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Two Akron residents are facing felony criminal charges for human trafficking, prostitution and drugs following their indictment by a Summit County grand jury, authorities announced.
It is the first time an Ohio law against trafficking in persons, passed in 2011, has been used in Summit County, Prosecutor Sherri Bevan Walsh's office said.
Walsh on Friday announced that a Summit County grand jury has indicted Darren Townsend, 37, of 812 Nome Ave., and Pearl Coffey, 34, of 1275 Herman Ave., on charges of human trafficking.
According to the prosecutor's office, the grand jury indicted both on the following charges:
Two counts of trafficking in persons, both first-degree felonies,
six counts of compelling prostitution, including one second-degree felony and five third-degree felonies; and
three counts of promoting prostitution, all fourth-degree felonies.
Townsend was also charged with corrupting another with drugs, a second-degree felony, while Coffey was charged with corrupting another with drugs, a fourth-degree felony, and possession of marijuana, a fifth-degree felony. Both are scheduled to be arraigned at 11 a.m. Monday, Sept. 25, in Common Pleas Judge Amy Corrigall-Jones' courtroom.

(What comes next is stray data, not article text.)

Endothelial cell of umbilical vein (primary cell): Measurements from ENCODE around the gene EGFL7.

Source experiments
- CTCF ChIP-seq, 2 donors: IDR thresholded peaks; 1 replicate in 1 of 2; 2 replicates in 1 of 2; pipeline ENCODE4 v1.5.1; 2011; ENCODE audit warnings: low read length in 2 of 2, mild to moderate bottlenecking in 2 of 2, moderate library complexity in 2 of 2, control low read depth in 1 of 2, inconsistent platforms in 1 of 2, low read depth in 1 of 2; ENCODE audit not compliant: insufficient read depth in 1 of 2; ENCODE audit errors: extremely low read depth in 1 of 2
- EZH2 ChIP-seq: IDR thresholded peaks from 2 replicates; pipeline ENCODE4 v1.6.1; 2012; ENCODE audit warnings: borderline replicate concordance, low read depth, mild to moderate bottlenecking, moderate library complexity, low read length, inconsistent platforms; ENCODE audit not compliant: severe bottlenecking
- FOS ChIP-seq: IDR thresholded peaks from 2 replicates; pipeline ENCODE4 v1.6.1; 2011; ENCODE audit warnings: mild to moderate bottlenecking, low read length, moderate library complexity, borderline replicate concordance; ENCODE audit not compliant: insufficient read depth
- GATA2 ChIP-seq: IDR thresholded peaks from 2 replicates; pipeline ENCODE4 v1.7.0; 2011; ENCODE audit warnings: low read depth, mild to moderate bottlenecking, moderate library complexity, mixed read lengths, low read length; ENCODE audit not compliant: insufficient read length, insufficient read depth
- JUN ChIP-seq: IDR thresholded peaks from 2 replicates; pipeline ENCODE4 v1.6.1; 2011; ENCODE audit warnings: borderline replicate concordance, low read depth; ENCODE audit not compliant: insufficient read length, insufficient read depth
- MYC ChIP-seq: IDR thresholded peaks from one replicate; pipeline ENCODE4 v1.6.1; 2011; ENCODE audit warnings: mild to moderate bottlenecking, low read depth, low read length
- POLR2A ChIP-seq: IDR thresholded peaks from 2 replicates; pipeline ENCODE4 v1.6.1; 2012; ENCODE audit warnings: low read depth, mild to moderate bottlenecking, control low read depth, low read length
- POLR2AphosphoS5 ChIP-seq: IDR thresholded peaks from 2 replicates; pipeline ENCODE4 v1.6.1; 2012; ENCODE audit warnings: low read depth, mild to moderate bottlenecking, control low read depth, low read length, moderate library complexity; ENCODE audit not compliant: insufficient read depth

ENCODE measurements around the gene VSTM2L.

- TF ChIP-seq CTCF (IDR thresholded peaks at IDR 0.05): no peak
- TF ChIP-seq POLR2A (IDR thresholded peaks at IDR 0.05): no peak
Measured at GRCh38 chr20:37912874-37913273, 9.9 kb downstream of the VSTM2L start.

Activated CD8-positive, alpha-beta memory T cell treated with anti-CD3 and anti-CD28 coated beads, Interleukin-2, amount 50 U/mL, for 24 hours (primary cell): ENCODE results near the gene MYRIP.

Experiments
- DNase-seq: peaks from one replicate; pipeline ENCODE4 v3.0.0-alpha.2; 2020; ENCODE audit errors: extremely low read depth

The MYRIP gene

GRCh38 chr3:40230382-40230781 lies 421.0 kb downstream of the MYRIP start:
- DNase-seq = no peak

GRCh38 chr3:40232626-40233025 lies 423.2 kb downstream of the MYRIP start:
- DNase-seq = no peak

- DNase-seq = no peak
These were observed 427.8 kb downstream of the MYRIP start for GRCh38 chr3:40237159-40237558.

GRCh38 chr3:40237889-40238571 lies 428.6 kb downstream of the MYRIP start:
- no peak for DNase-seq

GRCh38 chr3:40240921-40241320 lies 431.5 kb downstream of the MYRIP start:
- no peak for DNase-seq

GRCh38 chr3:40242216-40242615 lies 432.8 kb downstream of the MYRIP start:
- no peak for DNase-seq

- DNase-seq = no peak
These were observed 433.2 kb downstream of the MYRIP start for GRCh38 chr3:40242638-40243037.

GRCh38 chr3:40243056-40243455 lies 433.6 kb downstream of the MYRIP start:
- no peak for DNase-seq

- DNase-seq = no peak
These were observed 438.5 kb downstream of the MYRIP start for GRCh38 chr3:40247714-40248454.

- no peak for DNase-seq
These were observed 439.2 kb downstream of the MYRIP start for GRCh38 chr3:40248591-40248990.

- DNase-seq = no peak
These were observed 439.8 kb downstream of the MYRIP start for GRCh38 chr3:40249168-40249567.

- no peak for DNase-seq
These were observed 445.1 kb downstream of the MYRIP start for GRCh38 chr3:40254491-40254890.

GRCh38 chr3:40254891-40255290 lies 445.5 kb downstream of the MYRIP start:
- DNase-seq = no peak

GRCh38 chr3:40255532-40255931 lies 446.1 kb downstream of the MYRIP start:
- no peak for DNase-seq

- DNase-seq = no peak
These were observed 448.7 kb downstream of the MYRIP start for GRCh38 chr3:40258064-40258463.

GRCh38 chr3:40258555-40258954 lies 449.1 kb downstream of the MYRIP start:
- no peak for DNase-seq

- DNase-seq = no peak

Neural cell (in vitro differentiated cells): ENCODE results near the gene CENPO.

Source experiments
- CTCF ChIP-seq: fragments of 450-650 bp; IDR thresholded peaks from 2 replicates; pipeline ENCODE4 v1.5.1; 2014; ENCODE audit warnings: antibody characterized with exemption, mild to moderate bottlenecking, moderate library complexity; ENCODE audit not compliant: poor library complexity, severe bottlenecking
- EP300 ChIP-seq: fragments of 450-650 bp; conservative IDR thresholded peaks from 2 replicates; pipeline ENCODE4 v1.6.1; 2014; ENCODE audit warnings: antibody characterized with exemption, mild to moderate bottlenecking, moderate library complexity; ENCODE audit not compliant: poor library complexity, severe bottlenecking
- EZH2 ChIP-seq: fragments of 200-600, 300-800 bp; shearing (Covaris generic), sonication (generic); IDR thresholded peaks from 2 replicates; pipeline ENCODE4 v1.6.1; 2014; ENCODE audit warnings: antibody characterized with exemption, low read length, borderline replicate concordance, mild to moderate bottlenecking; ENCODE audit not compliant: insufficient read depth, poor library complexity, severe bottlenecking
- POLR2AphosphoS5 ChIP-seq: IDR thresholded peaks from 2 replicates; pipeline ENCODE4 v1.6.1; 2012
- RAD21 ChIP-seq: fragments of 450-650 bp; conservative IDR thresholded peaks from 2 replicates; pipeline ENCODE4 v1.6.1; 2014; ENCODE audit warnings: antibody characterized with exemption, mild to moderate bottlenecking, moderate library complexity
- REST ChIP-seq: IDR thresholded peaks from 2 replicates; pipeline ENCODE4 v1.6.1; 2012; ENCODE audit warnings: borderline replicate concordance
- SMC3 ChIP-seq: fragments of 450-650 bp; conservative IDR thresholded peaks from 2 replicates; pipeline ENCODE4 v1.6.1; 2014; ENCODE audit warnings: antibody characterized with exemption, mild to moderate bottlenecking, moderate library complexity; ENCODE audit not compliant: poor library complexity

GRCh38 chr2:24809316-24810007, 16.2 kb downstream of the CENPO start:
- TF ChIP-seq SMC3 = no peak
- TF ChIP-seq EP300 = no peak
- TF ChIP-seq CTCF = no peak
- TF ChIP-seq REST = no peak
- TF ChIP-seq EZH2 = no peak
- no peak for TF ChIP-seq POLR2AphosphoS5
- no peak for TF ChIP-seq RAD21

According to their indictments, between Aug. 1, 2016, and February of this year, Coffey and Townsend allegedly forced at least one juvenile victim into sexual activity, sexual performance for hire or involuntary servitude. The victim also was given heroin and marijuana during that same time period, according to the indictments.
Investigators also found more than 200 grams but less than 1,000 grams of marijuana in Coffey's possession, according to her indictment.
Prosecutors made the case after working with the Independence Police Department and detectives assigned to the Cuyahoga County Regional Human Trafficking Task Force, which is part of Ohio Attorney General Mike DeWine's Ohio Organized Crime Investigations Commission.
According to Walsh's office, trafficking in persons became a criminal offense in Ohio in 2011. Prior to that, the majority of prosecutions were handled by federal authorities.
There have been less than two dozen criminal trials for trafficking in persons across all of Ohio's 88 counties since 2011, according to Walsh's office.